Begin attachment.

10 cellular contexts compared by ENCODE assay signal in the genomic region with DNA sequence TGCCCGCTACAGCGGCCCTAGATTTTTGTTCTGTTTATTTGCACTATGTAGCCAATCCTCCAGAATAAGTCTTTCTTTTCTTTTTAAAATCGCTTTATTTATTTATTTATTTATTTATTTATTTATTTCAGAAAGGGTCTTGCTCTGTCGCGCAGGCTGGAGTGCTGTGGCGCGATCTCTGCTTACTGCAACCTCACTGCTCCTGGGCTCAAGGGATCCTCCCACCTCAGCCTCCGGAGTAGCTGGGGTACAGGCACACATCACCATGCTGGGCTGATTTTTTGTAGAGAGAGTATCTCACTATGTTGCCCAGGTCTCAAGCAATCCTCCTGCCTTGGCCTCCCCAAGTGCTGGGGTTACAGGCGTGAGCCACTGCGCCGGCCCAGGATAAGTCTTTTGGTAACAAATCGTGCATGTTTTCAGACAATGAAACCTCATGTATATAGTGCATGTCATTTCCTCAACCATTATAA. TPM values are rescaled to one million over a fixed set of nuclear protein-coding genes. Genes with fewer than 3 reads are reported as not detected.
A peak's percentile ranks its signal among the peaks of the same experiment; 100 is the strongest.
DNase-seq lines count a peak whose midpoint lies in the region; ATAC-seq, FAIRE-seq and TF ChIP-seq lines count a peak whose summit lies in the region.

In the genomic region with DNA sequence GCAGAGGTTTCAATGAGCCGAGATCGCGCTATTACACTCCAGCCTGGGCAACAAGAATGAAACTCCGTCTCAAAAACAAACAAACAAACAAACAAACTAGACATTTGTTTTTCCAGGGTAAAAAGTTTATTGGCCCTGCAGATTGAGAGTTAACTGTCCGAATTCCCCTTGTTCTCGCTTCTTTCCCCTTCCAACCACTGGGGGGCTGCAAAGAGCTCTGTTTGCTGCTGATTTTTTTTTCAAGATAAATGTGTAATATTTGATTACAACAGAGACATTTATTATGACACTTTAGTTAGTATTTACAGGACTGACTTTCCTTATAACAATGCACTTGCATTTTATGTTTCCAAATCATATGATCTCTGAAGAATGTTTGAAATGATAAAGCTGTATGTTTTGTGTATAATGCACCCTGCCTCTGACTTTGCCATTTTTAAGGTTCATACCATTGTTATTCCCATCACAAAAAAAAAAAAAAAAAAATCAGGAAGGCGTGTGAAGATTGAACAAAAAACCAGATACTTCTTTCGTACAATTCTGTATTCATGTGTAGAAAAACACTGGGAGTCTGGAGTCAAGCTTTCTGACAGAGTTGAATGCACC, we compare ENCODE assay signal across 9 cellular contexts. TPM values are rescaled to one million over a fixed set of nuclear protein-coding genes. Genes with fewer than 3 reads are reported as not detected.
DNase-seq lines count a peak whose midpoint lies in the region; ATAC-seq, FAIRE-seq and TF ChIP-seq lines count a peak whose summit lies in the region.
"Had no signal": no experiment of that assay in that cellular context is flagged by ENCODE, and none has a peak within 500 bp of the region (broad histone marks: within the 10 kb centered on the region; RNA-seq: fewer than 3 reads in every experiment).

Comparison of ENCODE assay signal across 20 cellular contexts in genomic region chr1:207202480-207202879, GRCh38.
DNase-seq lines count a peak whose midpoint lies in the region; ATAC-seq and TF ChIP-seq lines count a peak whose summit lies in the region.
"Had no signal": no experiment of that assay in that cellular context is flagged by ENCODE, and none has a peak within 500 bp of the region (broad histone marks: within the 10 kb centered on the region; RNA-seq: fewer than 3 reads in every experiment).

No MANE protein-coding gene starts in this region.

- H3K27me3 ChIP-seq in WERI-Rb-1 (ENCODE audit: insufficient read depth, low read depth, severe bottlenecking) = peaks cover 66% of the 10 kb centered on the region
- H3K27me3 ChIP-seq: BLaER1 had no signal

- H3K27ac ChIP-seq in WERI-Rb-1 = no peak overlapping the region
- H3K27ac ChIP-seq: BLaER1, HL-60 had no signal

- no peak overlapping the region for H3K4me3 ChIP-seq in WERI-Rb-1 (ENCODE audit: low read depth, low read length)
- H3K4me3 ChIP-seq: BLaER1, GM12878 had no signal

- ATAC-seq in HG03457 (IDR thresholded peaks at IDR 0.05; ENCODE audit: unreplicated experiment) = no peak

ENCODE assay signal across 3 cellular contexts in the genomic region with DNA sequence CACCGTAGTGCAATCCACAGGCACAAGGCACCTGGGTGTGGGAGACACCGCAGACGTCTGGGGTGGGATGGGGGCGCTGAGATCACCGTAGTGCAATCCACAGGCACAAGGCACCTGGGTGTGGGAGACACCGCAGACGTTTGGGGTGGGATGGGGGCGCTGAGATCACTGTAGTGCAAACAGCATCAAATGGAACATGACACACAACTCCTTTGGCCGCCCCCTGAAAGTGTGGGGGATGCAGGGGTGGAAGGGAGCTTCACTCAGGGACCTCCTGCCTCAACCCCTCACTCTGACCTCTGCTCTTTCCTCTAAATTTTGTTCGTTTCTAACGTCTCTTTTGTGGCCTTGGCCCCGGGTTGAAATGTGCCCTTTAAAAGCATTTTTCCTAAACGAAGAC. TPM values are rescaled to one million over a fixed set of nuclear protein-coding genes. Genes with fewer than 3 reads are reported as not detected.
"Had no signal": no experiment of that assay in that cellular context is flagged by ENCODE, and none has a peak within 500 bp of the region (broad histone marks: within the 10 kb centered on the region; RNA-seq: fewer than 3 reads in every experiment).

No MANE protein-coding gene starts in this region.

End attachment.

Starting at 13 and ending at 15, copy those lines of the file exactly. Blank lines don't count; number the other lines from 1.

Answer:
- H3K27ac ChIP-seq in WERI-Rb-1 = no peak overlapping the region
- H3K27ac ChIP-seq: BLaER1, HL-60 had no signal

- no peak overlapping the region for H3K4me3 ChIP-seq in WERI-Rb-1 (ENCODE audit: low read depth, low read length)